Monday Economic Report – May 26, 2015

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Here is the summary for this week’s Monday Economic Report:

The minutes of the April 28–29 Federal Open Market Committee (FOMC) meeting highlighted the nuance that many of us see in the economy right now. The Federal Reserve highlighted a number of challenges facing consumers and businesses in the early months of 2015, noting how these headwinds have dampened overall activity year-to-date. On the other hand, the FOMC felt that slowing economic growth was largely due to “transitory factors,” with its outlook mostly unchanged for the rest of this year. The Federal Reserve projects growth of 2.3 to 2.7 percent in 2015, and it expects the unemployment rate to fall to 5.0 to 5.2 percent.   Read More

Manufacturers Call on Congress to Renew Nuclear Deal with China

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Last week, the President transmitted to Congress the renewal agreement for the “U.S.-China Agreement for Cooperation on the Peaceful Uses of Nuclear Energy,” also known as the U.S.-China Section 123 agreement. Unless the renewal is brought into force before the current agreement expires in December, U.S. nuclear suppliers will lose their access to the world’s largest market for commercial nuclear goods and services – effectively forfeiting billions of dollars in U.S. exports and thousands of American jobs in a key sector. The NAM recently joined several other associations in urging Congress to act on a clean and expeditious approval of the renewal U.S.-China Section 123 agreement.

Section 123 of the U.S. Atomic Energy Act requires a specific agreement for significant transfers of nuclear material, equipment, or components from the United States to another nation. This primer from the Congressional Research Service (CRS) provides additional background on these “123 Agreements”, and CRS also has this new report on the China Section 123 agreement. Read More

Monday Economic Report – April 27, 2015

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Here is the summary for this week’s Monday Economic Report:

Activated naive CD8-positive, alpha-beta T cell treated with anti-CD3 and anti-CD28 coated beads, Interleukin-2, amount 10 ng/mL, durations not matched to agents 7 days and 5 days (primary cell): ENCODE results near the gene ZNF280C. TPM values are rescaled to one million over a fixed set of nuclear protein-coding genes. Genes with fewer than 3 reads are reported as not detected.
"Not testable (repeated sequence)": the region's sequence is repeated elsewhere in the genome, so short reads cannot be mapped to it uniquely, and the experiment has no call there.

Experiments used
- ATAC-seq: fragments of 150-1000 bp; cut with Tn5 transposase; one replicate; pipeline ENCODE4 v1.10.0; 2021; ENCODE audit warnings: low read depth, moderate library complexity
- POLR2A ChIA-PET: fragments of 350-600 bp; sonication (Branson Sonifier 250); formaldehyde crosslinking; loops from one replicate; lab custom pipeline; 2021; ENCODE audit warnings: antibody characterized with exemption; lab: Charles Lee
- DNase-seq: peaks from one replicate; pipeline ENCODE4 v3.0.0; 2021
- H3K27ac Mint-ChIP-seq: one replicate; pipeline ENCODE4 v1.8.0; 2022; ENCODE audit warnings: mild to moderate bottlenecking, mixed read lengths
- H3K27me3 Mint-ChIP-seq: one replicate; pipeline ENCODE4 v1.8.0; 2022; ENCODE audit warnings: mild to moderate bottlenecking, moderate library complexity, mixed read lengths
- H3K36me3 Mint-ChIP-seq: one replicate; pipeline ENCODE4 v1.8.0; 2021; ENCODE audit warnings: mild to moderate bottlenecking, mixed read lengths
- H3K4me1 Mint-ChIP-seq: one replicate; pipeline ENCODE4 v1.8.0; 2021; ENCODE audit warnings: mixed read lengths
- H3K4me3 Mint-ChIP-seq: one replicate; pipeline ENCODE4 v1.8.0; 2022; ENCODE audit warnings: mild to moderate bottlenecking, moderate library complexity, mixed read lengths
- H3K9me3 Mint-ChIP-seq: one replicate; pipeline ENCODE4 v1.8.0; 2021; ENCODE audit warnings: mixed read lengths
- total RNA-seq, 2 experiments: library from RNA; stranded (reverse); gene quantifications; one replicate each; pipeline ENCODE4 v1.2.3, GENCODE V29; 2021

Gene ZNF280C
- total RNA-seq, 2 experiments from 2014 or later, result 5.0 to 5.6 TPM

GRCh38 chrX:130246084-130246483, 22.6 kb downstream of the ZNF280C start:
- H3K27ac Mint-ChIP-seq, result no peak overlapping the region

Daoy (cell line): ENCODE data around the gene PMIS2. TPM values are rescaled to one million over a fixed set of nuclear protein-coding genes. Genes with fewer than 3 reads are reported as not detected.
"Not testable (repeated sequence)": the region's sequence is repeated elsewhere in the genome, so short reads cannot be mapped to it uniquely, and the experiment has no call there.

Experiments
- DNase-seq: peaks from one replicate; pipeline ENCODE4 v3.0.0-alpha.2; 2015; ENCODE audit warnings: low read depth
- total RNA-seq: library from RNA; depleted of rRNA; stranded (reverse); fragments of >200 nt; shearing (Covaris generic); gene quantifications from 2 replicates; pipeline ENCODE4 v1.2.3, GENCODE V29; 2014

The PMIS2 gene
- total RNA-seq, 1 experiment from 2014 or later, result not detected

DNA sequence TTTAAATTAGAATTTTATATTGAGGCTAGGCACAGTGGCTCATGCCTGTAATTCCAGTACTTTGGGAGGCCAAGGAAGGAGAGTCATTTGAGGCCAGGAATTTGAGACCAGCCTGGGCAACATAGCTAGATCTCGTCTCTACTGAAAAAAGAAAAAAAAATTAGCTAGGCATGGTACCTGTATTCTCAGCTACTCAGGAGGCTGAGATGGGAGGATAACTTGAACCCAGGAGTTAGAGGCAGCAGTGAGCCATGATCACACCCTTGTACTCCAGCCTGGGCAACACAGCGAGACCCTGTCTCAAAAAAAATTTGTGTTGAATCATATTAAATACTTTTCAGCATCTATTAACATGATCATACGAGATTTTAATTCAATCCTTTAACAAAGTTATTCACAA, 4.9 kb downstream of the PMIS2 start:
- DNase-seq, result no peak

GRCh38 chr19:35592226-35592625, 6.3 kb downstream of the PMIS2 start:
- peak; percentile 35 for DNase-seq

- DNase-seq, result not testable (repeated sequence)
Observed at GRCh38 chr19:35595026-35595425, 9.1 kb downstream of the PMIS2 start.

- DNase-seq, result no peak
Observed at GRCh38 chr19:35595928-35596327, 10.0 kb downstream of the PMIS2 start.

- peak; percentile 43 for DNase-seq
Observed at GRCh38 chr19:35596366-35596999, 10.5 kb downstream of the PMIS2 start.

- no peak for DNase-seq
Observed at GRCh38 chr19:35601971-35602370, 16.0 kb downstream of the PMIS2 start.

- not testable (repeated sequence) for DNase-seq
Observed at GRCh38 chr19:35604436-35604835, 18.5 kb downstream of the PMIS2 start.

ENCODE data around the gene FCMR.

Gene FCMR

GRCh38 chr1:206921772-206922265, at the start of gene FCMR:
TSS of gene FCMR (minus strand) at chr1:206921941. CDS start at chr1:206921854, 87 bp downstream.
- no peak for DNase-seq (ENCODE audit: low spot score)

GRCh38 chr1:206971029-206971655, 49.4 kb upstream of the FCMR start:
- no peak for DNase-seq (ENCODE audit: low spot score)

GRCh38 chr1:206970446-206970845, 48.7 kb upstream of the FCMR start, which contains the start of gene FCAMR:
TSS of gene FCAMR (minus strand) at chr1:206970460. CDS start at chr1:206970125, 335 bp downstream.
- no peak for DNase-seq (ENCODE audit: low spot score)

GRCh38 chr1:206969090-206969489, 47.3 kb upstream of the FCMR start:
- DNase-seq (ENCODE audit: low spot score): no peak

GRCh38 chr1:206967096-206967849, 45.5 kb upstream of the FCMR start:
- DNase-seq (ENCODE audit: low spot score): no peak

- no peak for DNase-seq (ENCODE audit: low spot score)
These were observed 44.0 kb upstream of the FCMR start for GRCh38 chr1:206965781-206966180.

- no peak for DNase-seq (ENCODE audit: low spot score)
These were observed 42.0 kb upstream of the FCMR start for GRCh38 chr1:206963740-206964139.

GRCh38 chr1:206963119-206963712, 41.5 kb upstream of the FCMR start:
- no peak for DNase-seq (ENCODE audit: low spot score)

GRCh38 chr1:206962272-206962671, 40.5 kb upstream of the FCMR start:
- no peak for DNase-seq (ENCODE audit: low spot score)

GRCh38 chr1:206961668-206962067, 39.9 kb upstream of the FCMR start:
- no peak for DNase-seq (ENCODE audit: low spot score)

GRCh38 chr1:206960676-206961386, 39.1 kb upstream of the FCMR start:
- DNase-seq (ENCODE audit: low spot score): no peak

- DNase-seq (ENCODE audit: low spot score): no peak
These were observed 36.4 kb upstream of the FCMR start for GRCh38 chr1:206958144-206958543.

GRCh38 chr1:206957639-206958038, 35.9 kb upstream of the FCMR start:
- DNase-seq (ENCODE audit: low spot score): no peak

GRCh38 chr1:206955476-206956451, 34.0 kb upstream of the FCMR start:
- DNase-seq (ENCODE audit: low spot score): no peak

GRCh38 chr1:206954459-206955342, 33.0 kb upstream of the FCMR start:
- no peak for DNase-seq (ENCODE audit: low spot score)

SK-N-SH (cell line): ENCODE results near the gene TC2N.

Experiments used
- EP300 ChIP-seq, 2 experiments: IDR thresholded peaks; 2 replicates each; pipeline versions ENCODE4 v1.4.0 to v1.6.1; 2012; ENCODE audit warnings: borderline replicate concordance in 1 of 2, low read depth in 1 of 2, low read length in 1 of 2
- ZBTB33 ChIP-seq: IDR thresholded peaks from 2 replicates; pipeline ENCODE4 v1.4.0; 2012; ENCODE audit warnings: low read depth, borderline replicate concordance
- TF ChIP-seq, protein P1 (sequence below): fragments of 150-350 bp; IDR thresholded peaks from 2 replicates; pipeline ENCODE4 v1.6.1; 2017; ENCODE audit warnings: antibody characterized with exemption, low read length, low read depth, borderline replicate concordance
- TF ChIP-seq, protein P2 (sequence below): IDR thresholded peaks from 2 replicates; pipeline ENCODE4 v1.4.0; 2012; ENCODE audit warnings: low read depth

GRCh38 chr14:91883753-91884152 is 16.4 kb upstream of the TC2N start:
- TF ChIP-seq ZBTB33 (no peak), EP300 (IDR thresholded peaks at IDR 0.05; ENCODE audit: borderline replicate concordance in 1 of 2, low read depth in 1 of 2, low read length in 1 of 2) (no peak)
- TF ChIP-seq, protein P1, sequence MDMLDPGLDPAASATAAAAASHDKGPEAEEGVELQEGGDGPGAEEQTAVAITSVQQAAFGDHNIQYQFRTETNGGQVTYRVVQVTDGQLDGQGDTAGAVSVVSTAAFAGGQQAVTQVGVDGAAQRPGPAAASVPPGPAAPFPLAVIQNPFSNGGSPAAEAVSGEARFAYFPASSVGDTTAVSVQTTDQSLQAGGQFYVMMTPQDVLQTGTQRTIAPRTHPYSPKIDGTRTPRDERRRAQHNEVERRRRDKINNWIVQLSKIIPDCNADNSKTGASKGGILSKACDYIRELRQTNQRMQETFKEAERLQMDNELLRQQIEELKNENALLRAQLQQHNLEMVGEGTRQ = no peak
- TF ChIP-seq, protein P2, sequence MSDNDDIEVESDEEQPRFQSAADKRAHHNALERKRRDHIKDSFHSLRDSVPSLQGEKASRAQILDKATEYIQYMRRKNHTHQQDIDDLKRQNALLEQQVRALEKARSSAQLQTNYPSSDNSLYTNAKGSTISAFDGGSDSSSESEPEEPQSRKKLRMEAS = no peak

Durable goods orders jumped 4.0 percent in March, which should be a sign that the sector was growing strongly and rebounding from recent softness. Instead, strong aircraft and motor vehicle sales in the month masked broader weaknesses behind the surface. Excluding transportation equipment orders, durable goods sales dropped 0.2 percent for the month and have edged lower across the past six months. Durable goods shipments were somewhat more encouraging on a year-over-year basis, up 3.7 percent, but they have been essentially flat since September. Read More

Markit: Slower Manufacturing Data in China, Europe and the U.S. in April

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Manufacturing activity in China contracted for the fourth time in the past five months, according to preliminary data from Markit. The HSBC Flash China Manufacturing PMI dropped from 49.6 in March to 49.2 in April, its lowest level in 12 months. The decline stemmed largely from reduced domestic demand, with the new orders index down from 49.3 to 49.2. The employment index (up from 47.4 to 48.0) has now reflected contracting levels of hiring for 20 straight months. On the positive side, new export orders (up from 49.0 to 50.6) shifted to a slight expansion in April, and output (down from 50.8 to 50.4) expanded ever-so slightly, albeit at a slower pace this month. Read More

Global Manufacturing Economic Update – April 17, 2015

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Here is the summary for this month’s Global Manufacturing Economic Update: 

The global economic environment remains challenged, even as it continues to experience modest growth overall. The J.P. Morgan Global Manufacturing PMI, for instance, observed the highest production levels since August. Yet, the overall pace of expansion has clearly eased over the past few months. Along those lines, manufacturers in half of the top 10 markets for goods manufactured in the United States reported declining levels of activity in March, up from just two countries in February. Three Asian economies shifted into contraction territory for the month: China, Hong Kong and South Korea. In addition, Brazil and Canada remained challenged, with the latter struggling on lower crude oil prices. Manufacturing in the emerging markets also stagnated in March, with weaknesses in a number of nations counteracting progress in others. Read More